For more information, see What's New in RAS Gateway and RAS Gateway High Availability.

M+N Gateway Pool Redundancy

Every gateway pool is M+N redundant. This means that an 'M' number of active gateway VMs are backed up by an 'N' number of standby gateway VMs. M+N redundancy provides you with more flexibility in determining the level of reliability that you require when you deploy RAS Gateway.

For more information, see What's New in RAS Gateway and RAS Gateway High Availability.

Example Deployment

The following illustration provides an example with eBGP peering over site-to-site VPN connections configured between two tenants, Contoso and Woodgrove, and the Fabrikam CSP datacenter.

eBGP peering over site-to-site VPN

In this example, Contoso requires additional gateway bandwidth, leading to the gateway infrastructure design decision to terminate the Contoso Los Angeles site on GW3 instead of GW2. Because of this, Contoso VPN connections from different sites terminate in the CSP datacenter on two different gateways.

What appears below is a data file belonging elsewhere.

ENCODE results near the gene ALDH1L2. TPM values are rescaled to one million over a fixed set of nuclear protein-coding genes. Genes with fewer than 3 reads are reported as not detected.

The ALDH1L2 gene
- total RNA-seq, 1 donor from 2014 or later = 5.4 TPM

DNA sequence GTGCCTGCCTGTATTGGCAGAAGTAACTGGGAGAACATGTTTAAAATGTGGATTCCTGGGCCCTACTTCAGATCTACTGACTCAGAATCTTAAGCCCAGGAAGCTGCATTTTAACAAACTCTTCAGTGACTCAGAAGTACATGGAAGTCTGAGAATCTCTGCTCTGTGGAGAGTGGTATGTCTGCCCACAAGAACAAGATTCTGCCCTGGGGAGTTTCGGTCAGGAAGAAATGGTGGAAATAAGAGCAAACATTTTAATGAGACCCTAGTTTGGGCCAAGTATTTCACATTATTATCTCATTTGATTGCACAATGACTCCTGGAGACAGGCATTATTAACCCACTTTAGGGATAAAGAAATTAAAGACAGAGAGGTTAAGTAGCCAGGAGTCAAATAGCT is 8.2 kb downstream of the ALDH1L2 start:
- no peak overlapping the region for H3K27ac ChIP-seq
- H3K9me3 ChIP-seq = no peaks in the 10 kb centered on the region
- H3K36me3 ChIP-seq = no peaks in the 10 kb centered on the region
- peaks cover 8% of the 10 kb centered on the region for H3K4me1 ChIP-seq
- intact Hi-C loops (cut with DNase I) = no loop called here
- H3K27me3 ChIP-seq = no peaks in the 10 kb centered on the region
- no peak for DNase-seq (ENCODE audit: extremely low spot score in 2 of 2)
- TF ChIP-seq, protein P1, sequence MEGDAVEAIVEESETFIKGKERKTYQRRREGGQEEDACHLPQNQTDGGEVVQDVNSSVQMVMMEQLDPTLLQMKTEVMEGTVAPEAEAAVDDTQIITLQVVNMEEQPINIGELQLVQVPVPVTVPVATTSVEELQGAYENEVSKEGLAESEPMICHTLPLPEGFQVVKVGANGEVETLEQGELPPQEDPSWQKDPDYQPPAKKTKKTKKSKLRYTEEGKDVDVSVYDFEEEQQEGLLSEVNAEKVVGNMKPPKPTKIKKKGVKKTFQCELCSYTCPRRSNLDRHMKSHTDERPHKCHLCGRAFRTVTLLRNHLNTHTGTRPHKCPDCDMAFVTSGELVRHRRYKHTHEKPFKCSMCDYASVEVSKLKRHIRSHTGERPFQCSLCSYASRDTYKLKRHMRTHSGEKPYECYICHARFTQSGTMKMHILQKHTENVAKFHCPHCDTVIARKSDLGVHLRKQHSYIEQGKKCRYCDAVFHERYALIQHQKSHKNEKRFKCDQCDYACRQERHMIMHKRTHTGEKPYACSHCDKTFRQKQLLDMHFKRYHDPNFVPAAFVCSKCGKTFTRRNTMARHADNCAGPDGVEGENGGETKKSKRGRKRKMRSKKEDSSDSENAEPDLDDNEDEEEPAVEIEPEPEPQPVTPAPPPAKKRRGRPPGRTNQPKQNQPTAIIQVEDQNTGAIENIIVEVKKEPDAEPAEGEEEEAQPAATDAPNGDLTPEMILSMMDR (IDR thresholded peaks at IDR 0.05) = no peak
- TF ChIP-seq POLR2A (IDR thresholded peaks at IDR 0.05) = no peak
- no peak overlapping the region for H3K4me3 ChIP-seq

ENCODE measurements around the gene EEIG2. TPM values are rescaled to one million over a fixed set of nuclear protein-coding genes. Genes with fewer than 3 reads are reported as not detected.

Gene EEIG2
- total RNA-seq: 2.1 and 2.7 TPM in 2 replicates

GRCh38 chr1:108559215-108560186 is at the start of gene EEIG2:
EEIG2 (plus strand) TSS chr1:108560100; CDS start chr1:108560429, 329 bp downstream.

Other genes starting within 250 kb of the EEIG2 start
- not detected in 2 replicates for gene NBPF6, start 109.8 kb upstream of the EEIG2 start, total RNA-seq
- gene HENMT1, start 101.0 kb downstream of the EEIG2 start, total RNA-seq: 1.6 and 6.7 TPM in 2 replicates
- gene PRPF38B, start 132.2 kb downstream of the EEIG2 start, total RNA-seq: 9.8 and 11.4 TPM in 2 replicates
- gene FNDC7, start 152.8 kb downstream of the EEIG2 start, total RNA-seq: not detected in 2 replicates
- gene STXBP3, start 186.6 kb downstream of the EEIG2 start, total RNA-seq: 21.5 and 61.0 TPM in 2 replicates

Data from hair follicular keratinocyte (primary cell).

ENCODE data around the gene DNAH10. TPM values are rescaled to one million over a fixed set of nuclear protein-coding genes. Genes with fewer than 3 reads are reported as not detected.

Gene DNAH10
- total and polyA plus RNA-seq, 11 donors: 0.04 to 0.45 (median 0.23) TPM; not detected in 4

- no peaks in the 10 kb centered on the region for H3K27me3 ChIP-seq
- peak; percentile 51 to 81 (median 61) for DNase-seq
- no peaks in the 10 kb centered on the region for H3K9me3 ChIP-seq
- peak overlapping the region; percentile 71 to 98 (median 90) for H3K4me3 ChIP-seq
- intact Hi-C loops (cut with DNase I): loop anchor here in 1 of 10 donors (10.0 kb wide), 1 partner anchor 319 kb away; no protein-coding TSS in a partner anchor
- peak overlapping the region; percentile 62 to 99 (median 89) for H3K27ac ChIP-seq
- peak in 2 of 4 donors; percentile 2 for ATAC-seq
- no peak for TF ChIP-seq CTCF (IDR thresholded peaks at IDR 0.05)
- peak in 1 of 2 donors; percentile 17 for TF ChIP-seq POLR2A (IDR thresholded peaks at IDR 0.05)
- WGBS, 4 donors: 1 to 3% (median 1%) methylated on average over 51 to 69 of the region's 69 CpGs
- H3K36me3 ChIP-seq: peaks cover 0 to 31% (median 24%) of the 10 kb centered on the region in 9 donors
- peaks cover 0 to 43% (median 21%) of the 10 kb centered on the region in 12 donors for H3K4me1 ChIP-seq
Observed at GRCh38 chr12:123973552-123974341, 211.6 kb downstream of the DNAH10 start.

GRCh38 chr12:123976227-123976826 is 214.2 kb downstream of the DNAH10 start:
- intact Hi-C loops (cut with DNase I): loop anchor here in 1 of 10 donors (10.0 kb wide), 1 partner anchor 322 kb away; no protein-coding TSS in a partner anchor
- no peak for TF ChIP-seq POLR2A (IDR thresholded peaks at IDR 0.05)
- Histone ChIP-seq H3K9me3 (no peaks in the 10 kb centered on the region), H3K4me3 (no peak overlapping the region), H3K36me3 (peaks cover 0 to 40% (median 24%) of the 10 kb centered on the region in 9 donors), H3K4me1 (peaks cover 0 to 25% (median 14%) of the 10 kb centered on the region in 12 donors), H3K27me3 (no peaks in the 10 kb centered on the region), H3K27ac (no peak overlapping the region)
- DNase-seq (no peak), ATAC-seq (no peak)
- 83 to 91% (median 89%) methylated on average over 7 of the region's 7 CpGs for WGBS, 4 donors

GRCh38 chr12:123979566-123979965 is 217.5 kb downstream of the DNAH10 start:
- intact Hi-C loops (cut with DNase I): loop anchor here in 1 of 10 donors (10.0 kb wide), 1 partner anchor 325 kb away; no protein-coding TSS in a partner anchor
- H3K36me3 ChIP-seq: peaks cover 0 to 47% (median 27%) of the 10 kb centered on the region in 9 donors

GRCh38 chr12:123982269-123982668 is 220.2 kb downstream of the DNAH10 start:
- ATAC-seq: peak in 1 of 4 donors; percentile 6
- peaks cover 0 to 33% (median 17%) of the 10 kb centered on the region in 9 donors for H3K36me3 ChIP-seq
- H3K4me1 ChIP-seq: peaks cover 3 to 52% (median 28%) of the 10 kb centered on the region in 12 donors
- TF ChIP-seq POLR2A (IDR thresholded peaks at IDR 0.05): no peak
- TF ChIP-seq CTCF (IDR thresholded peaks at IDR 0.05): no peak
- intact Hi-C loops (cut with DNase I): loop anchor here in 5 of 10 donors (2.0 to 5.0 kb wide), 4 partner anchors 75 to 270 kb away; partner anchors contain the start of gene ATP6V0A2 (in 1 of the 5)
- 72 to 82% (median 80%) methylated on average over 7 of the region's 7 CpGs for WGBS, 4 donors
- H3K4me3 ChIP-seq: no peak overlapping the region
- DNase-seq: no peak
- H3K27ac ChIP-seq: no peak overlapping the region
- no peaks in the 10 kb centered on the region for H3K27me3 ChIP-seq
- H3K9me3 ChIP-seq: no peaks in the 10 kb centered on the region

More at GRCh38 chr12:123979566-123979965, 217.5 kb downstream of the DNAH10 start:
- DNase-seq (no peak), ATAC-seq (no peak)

Both of these gateways, GW2 and GW3, were the first RAS Gateways configured by Network Controller when the CSP added the Contoso and Woodgrove tenants to their infrastructure. Because of this, these two gateways are configured as Route Reflectors for these corresponding customers (or tenants). GW2 is the Contoso Route Reflector, and GW3 is the Woodgrove Route Reflector - in addition to being the CSP RAS Gateway termination point for the VPN connection with the Contoso Los Angeles HQ site.

Note

One RAS Gateway can route virtual and physical network traffic for up to one hundred different tenants, depending on the bandwidth requirements of each tenant.

As Route Reflectors, GW2 sends Contoso CA Space routes to Network Controller, and GW3 sends Woodgrove CA Space routes to Network Controller.

Network Controller pushes Hyper-V Network Virtualization policies to the Contoso and Woodgrove virtual networks, as well as RAS policies to the RAS Gateways and load balancing policies to the Multiplexers (MUXes) that are configured as a Software Load Balancing pool.